Pebbles continues his marathon haul out near the Water Taxi - the 9th day in a row now. However, volunteers had a scare today when an off leash dog ran onto the closed beach chasing a toy thrown by his owner. The north end of the cove was taped off and clearly marked “Protected Marine Mammal”. The dog ran down the beach on a path directly for Pebbles, but volunteer Maggie threw a body block at the large black dog. Eventually the dog was restrained and the owner removed him from the beach. Had the dog scared this nursing pup back into the water to be separated from the mom, Pebbles would die. Seal Sitters loves dogs, but we cannot say too many times that dogs are not allowed on Seattle beaches - dogs injure and kill seal pups every year. Thankfully, volunteers were on scene to prevent a possible tragedy.

Pebbles sets haul out record - 8 days straight

Pebbles has set a new haul out record for seal pups since Seal Sitters was founded in 2007, extending his streak to 8 consecutive days. Spud was the former record holder in ’07. Pebbles likes to haul out at sunrise and stay until early evening light. Of late, he like to nestle in the timber on the beach, making him quite difficult to see at times. But most of the time, he’s quite visible and has enchanted a fan club of all ages.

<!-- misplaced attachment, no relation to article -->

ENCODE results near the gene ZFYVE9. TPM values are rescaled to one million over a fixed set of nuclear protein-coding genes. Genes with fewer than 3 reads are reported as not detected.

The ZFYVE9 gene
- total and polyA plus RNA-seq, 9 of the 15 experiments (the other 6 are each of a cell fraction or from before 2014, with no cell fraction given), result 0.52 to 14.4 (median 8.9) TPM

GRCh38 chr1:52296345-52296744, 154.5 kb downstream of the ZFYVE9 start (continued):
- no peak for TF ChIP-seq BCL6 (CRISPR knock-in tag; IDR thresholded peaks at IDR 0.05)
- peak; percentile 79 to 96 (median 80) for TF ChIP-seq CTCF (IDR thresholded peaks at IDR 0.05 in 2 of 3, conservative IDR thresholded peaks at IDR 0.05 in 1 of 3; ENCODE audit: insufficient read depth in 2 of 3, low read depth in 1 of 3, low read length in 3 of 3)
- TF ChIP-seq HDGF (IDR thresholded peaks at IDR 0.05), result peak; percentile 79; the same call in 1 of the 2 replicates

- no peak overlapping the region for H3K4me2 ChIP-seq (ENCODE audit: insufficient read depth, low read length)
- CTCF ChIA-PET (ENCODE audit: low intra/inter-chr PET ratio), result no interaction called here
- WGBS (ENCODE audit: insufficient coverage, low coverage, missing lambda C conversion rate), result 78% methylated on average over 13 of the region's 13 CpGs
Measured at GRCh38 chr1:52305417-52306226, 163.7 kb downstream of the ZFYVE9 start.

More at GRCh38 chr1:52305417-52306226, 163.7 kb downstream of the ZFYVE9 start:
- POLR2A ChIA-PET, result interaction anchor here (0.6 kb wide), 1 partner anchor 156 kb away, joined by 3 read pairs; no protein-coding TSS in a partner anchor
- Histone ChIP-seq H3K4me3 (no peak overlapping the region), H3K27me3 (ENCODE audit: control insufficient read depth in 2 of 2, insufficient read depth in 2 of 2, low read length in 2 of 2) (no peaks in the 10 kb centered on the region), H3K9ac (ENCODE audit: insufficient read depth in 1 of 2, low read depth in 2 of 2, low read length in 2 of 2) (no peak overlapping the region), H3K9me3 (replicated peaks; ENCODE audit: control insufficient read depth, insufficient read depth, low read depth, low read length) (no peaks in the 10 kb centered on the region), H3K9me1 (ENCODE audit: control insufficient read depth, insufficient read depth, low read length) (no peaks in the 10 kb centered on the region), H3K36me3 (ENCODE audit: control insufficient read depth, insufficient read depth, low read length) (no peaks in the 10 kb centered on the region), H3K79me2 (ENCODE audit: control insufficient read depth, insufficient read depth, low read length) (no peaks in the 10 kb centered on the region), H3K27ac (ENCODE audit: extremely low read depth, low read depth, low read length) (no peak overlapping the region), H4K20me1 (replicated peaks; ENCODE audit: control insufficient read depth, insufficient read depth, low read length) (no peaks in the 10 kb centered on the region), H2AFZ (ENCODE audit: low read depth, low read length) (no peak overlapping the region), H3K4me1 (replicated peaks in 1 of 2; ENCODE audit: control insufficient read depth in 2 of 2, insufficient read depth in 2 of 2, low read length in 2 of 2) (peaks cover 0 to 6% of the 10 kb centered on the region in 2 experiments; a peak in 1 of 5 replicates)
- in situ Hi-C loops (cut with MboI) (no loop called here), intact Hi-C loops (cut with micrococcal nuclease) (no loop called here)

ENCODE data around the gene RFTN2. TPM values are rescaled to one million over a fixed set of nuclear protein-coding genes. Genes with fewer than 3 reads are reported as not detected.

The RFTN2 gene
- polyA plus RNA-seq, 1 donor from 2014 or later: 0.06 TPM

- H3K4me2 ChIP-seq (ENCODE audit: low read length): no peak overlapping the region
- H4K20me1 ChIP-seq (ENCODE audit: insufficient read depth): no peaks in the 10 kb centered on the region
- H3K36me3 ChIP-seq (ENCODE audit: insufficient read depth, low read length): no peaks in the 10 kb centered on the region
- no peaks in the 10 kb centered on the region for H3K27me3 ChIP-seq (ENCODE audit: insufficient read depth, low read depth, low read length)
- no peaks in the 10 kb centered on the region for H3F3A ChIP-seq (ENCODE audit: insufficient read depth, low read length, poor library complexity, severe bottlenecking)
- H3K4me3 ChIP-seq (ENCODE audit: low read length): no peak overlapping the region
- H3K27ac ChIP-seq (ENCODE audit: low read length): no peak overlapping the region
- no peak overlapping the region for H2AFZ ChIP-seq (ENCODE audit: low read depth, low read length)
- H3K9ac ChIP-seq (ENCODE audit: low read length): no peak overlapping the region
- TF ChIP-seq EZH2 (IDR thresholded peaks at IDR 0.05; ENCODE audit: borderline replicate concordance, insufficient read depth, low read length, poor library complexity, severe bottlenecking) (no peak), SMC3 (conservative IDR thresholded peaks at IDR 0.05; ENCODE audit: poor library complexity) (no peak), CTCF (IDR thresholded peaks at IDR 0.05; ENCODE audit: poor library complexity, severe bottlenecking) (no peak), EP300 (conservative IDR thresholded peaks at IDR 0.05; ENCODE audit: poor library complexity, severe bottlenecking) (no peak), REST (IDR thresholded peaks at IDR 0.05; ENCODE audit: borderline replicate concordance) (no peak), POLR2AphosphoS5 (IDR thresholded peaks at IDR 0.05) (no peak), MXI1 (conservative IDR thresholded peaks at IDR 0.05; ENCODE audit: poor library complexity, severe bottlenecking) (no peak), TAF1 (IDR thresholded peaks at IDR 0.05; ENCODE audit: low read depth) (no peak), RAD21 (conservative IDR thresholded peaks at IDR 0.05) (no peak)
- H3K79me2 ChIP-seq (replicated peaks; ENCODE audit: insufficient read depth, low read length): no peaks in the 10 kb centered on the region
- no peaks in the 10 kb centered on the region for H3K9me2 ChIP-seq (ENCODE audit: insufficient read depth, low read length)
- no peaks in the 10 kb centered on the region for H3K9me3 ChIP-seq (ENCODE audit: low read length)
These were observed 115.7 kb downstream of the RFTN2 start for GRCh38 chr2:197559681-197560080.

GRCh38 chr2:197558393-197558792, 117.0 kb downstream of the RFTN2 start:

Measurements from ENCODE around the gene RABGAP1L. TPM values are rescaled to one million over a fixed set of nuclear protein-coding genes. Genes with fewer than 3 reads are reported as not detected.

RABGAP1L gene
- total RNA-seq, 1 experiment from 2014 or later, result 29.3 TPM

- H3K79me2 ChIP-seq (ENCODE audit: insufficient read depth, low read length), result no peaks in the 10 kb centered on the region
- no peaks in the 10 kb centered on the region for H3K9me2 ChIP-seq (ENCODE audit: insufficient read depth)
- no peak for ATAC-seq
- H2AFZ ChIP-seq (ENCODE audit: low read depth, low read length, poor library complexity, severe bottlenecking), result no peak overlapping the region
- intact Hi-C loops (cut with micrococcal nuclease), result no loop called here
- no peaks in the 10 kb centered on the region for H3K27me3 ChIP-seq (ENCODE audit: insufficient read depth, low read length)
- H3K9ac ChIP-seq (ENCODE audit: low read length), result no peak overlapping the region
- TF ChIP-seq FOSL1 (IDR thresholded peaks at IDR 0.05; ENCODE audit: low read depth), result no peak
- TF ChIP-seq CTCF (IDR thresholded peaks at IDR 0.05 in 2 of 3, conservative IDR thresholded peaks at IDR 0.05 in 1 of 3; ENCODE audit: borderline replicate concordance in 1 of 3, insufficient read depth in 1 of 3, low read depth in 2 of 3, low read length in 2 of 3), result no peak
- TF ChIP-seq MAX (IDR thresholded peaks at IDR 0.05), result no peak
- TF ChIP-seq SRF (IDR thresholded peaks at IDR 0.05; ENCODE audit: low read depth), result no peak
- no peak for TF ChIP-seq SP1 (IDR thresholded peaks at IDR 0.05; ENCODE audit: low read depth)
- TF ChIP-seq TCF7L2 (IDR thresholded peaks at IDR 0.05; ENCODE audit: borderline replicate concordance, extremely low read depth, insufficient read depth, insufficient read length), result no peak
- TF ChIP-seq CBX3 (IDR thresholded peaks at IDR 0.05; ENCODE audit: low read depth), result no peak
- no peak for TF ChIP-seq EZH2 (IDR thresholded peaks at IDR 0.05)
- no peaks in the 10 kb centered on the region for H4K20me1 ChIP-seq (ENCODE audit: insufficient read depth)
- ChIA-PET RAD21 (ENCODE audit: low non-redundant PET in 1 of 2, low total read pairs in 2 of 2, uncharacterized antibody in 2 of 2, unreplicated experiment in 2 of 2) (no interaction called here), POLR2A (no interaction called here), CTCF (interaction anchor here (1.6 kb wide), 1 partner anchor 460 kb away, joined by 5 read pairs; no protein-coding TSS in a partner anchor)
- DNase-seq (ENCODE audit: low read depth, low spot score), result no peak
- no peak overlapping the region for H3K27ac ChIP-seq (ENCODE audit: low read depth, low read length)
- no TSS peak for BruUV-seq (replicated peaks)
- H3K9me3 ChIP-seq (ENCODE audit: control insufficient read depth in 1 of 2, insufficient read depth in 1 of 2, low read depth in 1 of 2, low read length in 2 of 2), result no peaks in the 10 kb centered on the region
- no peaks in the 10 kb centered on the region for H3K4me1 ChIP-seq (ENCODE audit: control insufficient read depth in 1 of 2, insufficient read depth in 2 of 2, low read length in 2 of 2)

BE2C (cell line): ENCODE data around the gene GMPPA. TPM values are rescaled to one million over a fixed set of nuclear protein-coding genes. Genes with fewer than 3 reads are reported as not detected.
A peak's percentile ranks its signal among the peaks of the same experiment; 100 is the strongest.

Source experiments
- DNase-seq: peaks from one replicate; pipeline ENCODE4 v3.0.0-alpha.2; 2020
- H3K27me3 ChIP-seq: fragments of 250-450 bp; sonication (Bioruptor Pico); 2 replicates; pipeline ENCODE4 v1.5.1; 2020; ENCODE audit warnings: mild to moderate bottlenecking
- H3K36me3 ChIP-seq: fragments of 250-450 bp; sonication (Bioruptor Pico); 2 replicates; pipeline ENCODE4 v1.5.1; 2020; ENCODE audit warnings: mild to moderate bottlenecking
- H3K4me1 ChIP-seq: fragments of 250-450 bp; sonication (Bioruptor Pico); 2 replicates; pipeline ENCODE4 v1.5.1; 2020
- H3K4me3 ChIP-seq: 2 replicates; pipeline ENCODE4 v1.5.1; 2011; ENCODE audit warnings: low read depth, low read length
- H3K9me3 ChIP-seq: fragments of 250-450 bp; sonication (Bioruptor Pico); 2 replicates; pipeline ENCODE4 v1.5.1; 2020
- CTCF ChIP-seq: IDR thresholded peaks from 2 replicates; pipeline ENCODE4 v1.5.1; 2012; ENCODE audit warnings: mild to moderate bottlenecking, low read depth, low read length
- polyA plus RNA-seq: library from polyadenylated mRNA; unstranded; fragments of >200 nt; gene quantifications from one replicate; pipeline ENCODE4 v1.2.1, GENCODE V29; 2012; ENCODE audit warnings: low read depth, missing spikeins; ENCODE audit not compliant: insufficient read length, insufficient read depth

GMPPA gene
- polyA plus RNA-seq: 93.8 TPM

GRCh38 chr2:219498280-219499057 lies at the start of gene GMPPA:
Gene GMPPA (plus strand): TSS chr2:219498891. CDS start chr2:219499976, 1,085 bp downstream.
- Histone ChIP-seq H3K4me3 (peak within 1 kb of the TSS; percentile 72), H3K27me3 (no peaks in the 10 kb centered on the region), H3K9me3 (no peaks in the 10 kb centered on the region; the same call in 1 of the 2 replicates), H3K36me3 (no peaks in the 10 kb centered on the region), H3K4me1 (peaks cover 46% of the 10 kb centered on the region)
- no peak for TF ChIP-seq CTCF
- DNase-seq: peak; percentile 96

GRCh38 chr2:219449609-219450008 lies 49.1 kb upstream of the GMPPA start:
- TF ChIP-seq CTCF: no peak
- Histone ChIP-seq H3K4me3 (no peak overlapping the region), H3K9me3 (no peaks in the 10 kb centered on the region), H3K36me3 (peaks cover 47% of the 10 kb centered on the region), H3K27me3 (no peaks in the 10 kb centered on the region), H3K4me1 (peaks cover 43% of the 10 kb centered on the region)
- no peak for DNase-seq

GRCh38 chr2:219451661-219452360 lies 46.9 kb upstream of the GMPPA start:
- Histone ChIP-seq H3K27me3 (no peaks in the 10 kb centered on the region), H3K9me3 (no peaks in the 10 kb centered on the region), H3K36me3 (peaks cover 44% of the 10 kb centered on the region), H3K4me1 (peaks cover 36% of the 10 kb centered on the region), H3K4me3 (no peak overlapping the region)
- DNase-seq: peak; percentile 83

Pebbles still looks like a happy little blubberball. In this photo, he curls and stretches his rear flippers in a sign of relaxed contentment. As time goes by we have become convinced there’s most likely a mom in the picture - due to photos of erupted teeth, the pup’s small size (a juvenile sea gull is bigger than Pebbles), good body weight, and an eyewitness report of an adult just offshore when Pebbles returned to the water one evening. It is imperative that he be able to continue to use this beach as a safe refuge from people and dogs. Thanks to all the divers who were so considerate early this morning and changed locations so as not to jeopardize Pebbles’ health.